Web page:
Hyperventilation in anticipatory music performance anxiety

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State: Public
Version: Author's accepted manuscript
Serval ID
serval:BIB_1839F71692B8
Type
Article: article from journal or magazin.
Collection
Publications
Institution
Title
Hyperventilation in anticipatory music performance anxiety
Journal
Psychosomatic Medicine
Author(s)
Studer Regina, Danuser Brigitta, Hildebrandt Horst, Arial Marc, Wild Pascal, Gomez Patrick
ISSN
1534-7796 (Electronic)
ISSN-L
0033-3174
Publication state
Published
Issued date
2012
Peer-reviewed
Oui
Volume
74
Number
7
Pages
773-782
Language
english
Abstract
Objectives and Methods: Self-report studies have shown an association between music performance anxiety (MPA) and hyperventilation complaints. However, hyperventilation was never assessed physiologically in MPA. This study investigated the self-reported affective experience, self-reported physiological symptoms, and cardiorespiratory variables including partial pressure of end-tidal CO(2) (Petco(2)), which is an indicator for hyperventilation, in 67 music students before a private and a public performance. The response coherence between these response domains was also investigated.ResultsFrom the private to the public session, the intensity of all self-report variables increased (all p values < .001). As predicted, the higher the musician's usual MPA level, the larger were these increases (p values < .10). With the exception of Petco(2), the main cardiorespiratory variables also increased from the private to the public session (p values < .05). These increases were not modulated by the usual MPA level (p values > .10). Petco(2) showed a unique response pattern reflected by an MPA-by-session interaction (p < .01): it increased from the private to the public session for musicians with low MPA levels and decreased for musicians with high MPA levels. Self-reported physiological symptoms were related to the self-reported affective experience (p values < .05) rather than to physiological measures (p values > .17).ConclusionsThese findings show for the first time how respiration is stimulated before a public performance in music students with different MPA levels. The hypothesis of a hyperventilation tendency in high-performance-anxious musicians is supported. The response coherence between physiological symptoms and physiological activation is weak.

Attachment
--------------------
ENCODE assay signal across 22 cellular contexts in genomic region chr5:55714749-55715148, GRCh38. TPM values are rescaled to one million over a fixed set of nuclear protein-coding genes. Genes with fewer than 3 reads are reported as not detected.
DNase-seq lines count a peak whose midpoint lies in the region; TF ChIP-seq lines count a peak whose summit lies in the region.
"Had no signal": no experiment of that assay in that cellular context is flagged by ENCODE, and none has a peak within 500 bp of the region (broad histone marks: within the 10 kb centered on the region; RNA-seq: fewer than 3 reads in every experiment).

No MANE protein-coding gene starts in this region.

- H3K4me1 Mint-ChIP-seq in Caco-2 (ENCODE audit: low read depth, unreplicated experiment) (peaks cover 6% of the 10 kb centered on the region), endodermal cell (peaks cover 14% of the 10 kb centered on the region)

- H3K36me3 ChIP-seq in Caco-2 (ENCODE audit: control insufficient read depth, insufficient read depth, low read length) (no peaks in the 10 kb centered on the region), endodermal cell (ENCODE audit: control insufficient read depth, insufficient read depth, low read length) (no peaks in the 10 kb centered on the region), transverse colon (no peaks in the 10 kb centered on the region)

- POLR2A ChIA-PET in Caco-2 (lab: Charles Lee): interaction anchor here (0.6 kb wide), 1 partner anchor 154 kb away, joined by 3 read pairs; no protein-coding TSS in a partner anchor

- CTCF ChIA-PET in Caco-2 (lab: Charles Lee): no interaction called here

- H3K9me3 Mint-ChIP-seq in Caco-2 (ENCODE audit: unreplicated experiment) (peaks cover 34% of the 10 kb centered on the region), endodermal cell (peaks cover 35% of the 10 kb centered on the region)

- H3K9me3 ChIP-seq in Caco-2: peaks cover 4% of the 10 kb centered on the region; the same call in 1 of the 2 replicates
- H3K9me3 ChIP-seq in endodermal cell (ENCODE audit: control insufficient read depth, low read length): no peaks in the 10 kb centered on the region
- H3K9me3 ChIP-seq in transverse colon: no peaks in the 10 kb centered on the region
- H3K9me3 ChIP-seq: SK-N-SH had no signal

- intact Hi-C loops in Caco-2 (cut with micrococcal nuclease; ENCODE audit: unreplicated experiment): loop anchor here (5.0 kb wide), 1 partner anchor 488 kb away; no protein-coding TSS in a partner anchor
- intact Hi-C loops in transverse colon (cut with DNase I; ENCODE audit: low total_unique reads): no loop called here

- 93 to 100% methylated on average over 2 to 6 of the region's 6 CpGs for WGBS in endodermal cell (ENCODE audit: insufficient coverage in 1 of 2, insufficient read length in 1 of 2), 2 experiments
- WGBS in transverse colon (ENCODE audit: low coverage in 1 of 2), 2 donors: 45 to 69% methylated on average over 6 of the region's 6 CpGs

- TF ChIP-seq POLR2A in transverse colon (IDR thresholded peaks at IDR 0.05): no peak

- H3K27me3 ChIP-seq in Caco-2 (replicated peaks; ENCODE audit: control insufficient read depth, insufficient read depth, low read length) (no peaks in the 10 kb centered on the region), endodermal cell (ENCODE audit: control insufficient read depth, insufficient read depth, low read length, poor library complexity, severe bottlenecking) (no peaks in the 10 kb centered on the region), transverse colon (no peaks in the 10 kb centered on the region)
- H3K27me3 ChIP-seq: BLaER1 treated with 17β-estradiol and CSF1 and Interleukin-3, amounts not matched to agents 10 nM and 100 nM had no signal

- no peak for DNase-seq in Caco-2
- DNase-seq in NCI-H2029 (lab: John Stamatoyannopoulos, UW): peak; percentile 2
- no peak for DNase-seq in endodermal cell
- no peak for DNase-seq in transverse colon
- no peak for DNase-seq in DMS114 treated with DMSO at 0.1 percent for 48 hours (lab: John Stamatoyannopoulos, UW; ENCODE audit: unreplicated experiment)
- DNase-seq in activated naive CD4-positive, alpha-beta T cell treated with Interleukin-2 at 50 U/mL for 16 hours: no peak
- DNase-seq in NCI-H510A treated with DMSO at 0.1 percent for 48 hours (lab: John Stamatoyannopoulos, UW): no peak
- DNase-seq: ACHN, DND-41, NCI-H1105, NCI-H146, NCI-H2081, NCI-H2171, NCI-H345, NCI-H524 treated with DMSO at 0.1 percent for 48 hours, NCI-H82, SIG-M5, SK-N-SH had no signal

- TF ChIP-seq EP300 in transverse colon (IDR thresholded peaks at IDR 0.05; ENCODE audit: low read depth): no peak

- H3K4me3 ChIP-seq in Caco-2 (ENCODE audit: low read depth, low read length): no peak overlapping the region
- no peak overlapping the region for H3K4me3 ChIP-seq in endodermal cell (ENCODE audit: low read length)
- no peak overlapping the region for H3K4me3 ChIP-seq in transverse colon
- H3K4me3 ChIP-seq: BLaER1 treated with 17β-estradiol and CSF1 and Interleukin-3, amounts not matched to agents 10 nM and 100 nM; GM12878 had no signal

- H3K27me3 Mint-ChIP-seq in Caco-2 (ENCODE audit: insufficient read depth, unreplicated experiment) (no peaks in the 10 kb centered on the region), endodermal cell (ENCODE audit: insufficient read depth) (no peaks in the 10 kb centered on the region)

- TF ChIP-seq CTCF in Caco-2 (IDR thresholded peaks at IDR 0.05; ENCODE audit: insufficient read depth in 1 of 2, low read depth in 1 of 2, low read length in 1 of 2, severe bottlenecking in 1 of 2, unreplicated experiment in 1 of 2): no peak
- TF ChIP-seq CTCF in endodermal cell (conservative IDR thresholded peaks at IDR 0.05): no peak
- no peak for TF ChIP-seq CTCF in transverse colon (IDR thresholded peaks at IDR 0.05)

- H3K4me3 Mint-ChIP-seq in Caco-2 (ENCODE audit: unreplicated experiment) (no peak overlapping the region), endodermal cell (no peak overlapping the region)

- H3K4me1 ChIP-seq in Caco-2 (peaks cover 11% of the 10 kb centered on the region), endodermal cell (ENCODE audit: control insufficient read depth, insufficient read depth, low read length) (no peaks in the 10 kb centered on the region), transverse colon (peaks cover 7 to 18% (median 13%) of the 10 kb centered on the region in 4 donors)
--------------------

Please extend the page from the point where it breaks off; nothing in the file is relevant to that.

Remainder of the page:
Keywords
Music , Students , Hyperventilation , Anxiety , Task Performance and Analysis , Stress, Psychological , Switzerland
Pubmed
Web of science
Create date
16/08/2012 15:29
Last modification date
20/08/2019 12:48
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